Tumor diameter in cm1.2 ± 0.91.0 ± 0.80.12
Tumor vol in cm31.45 ± 3.39*0.60 ± 1.130.11
Vol treated in cm32.5 ± 4.91.7 ± 3.40.38
Margin dose in Gy19.3 ± 2.518.4 ± 2.30.05
Max dose in Gy30.0 ± 8.826.6 ± 7.50.03
No. of isocenters4.1 ± 5.33.3 ± 4.90.38
Isodose line68% (30%–97%)80% (50%–97%)0.39

Data are presented as mean ± SD or median (range), unless indicated otherwise.

Data for 91 evaluable tumors.

Data for 44 evaluable tumors.

PD-L1 Levels and Use of ICIs

Nivolumab, pembrolizumab, or atezolizumab was used in 58.8% (10/17), 29.4% (5/17), and 11.8% (2/17) of cases, respectively. The median number of cycles of ICI was 7 (range 3–36 cycles). The median duration between first receiving ICI and SRS was 23.5 days (range 1–76 days). Ten (58.8%) of 17 patients received ICIs within a month of SRS.

Of the 17 patients treated with ICI, 14 (82.4%) underwent PD-L1–level testing on immunohistochemistry. Four (28.6%) of the 14 had PD-L1 levels greater than 50%, 6/14 (42.9%) had PD-L1 levels between 1% and 49%, and 4/14 (28.6%) had PD-L1 levels less than 1%.

Radiosurgical Parameters

The radiosurgical parameters are listed in Table 2. For the concurrent-ICI cohort, the mean margin dose was 18.4 ± 2.3 Gy applied to a median isodose line of 80% (range 50%–97%). In comparison, for the ICI-naive cohort, the mean margin dose was 19.3 ± 2.5 Gy applied to a median isodose line of 68% (range 30%–97%). While there was a clear trend toward a reduced margin dose in the concurrent-ICI cohort, the difference between the two groups was not statistically significant (p = 0.05). However, the maximum treatment dose was significantly less in the concurrent-ICI cohort (26.6 ± 7.5 vs 30.0 ± 8.8 Gy, p = 0.03). There was no statistical difference in the treatment volume or number of isocenters.

Overall Survival

There was no statistically significant difference in OS following SRS for BM between the ICI-naive and concurrent-ICI cohorts (HR 0.99, 95% CI 0.39–2.52, p = 0.99). Median survival after SRS for the ICI-naive cohort was 15.9 months, while median survival for the concurrent-ICI cohort was not reached. For patients receiving concurrent ICI, survival following SRS was 100%, 55%, and 55% at 3, 6, and 12 months, respectively. Meanwhile, actuarial survival for those who did not receive ICI was 93.4%, 84.2%, and 62% at 3, 6, and 12 months, respectively.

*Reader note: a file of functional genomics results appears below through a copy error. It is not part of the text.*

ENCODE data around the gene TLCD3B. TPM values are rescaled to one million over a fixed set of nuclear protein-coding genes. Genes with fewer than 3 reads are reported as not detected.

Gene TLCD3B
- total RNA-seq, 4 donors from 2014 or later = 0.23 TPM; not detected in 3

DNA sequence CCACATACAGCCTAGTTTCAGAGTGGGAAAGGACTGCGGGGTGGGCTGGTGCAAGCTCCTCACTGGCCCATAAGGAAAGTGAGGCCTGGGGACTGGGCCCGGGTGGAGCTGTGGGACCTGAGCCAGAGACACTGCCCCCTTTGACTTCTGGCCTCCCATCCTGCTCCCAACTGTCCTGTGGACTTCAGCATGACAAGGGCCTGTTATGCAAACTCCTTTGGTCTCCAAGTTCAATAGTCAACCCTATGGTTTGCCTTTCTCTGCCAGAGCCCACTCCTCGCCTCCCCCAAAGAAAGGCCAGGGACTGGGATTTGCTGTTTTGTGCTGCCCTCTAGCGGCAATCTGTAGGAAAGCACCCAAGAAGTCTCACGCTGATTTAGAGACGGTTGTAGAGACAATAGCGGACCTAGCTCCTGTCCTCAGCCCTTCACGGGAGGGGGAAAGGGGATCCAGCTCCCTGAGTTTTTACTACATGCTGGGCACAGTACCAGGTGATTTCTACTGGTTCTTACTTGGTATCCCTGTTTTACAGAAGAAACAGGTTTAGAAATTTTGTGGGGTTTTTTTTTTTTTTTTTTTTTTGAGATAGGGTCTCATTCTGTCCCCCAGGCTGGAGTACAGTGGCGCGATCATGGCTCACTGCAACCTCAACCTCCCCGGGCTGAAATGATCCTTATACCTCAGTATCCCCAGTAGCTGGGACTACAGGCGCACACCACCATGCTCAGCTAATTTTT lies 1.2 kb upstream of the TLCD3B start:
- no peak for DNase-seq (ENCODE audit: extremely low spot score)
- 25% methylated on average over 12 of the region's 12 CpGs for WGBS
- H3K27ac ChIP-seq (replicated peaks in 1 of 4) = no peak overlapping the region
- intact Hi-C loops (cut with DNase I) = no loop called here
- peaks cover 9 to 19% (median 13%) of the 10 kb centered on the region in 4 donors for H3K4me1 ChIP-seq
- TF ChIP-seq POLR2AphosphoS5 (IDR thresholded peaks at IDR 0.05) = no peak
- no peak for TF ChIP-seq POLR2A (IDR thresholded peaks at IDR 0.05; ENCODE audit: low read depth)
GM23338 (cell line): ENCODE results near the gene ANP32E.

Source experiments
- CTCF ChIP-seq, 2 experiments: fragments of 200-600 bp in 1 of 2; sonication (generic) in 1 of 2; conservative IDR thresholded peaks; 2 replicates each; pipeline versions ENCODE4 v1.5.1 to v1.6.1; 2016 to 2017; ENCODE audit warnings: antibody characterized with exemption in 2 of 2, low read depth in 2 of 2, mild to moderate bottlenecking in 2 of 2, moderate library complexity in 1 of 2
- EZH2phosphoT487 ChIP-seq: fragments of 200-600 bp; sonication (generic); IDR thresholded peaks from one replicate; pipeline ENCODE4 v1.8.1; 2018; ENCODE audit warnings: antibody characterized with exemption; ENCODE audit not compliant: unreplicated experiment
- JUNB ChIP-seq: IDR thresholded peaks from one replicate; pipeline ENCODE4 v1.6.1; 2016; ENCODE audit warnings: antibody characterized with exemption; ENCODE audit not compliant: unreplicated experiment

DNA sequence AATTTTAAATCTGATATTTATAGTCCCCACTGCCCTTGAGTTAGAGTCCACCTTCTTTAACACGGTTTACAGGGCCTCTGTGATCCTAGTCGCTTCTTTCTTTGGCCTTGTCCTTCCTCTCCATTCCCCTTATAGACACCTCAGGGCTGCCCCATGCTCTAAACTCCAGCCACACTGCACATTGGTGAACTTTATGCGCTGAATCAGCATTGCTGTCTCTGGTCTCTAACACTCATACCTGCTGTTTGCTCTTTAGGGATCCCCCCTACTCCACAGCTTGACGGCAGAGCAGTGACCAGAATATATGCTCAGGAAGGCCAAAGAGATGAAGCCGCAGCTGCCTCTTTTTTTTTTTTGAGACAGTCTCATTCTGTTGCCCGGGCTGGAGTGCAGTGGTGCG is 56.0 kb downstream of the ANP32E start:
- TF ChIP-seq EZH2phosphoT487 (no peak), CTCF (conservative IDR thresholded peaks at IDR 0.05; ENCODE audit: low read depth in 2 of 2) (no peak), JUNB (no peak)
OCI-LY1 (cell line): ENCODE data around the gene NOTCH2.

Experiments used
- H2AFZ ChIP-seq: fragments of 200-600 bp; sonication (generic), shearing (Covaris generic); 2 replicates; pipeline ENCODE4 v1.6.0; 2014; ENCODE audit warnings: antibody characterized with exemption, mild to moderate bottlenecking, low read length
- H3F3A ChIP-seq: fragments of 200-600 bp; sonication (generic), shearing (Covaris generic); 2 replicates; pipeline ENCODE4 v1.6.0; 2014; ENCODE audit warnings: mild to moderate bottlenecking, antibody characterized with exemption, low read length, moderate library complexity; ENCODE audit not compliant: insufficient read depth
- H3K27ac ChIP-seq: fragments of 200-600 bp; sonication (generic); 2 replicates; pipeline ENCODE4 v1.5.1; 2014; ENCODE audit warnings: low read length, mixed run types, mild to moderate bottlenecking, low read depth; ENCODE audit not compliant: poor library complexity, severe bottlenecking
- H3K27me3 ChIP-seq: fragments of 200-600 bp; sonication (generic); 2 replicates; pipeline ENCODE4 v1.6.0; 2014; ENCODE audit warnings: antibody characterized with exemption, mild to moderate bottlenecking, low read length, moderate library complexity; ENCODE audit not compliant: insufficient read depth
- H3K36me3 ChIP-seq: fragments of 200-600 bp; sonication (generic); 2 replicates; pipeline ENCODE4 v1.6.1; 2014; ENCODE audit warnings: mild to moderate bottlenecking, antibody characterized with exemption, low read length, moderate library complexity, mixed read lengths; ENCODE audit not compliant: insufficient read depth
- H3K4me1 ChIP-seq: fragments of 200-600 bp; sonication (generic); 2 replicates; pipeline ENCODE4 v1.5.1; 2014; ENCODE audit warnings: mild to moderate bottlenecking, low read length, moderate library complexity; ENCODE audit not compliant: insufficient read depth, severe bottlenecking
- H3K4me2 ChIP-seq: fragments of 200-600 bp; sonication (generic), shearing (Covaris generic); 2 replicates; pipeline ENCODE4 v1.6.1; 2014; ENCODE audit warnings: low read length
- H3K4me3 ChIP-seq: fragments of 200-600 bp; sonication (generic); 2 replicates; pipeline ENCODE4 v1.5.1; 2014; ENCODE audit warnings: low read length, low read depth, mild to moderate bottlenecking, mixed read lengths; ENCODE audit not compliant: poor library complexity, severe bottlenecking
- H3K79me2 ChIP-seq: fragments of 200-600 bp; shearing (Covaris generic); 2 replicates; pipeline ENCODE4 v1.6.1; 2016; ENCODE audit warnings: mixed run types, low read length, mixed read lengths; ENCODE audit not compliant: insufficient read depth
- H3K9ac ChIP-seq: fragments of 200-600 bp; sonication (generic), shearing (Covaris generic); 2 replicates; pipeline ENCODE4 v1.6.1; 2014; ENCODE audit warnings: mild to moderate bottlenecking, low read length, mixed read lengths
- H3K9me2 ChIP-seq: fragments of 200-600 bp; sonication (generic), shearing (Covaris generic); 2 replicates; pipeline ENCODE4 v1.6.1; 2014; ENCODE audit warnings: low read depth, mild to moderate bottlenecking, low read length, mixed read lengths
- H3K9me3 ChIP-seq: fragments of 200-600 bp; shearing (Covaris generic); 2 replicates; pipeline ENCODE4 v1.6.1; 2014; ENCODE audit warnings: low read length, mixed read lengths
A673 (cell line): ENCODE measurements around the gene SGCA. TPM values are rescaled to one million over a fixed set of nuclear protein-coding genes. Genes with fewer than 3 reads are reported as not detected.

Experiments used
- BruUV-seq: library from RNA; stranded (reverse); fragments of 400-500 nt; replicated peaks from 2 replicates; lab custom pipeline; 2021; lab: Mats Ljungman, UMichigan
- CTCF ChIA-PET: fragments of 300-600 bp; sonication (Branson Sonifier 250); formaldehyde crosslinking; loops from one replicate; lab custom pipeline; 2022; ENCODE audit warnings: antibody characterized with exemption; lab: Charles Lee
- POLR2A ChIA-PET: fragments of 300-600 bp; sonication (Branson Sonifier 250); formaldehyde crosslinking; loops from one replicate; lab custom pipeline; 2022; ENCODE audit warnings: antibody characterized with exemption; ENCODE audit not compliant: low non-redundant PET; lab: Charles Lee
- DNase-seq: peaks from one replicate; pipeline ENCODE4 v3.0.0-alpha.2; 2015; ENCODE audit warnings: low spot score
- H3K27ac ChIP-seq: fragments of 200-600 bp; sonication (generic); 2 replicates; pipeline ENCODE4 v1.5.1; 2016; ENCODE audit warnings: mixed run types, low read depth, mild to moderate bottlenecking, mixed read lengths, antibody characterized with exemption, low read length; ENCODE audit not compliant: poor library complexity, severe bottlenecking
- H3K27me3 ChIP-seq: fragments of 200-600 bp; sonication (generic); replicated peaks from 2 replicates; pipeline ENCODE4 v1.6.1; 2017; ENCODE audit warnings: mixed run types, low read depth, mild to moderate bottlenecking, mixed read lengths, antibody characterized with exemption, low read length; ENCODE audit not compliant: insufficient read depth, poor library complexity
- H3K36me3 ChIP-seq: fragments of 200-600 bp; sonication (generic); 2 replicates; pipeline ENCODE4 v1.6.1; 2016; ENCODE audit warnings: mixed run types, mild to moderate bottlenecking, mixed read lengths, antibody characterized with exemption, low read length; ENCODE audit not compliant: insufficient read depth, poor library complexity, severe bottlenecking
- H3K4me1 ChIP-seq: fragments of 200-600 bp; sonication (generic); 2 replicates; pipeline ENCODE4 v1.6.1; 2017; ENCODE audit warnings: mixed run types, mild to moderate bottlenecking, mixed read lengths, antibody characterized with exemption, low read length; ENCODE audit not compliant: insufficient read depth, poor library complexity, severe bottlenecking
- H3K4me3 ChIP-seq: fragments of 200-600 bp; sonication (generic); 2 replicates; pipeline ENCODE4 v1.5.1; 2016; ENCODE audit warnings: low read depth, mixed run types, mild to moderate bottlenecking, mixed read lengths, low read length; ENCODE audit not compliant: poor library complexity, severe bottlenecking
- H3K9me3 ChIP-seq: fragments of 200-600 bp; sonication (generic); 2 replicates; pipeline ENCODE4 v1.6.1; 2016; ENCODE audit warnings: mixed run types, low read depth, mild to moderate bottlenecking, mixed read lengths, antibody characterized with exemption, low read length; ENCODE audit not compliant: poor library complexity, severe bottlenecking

Intracranial Disease Control

Sixteen patients in the concurrent-ICI cohort and 32 patients in the ICI-naive cohort were evaluable for assessing post-SRS tumor control per the RANO criteria.18 One patient in each cohort had received SRS to a BM resection cavity, and 1 patient in the ICI-naive cohort had not been able to receive intravenous contrast on post-SRS MRI studies. These patients were excluded from this analysis.

The results of intracranial tumor control after SRS are summarized in Table 3. Per the RANO criteria, the 12-month local control rate was similar between the concurrent-ICI and ICI-naive groups (100% vs 85.2%, p = 0.31). Patients receiving concurrent ICI had a statistically increased rate of complete response for BMs treated with SRS compared to their ICI-naive counterparts (8/16 [50%] vs 5/32 [15.6%], p = 0.012). No patient in the concurrent-ICI cohort developed disease progression of their treated BMs per the RANO criteria, whereas 3 patients (9.4%) in the ICI-naive group did (p = 0.21). At the last follow-up, the partial/complete response rate was 100% for patients receiving concurrent ICI versus 53.1% for the ICI-naive group (p = 0.001).

TABLE 3.

Patient-level intracranial control of BMs following SRS

VariableICI-Naive CohortConcurrent-ICI Cohortp Value
12-mo local control*85.2%100%0.31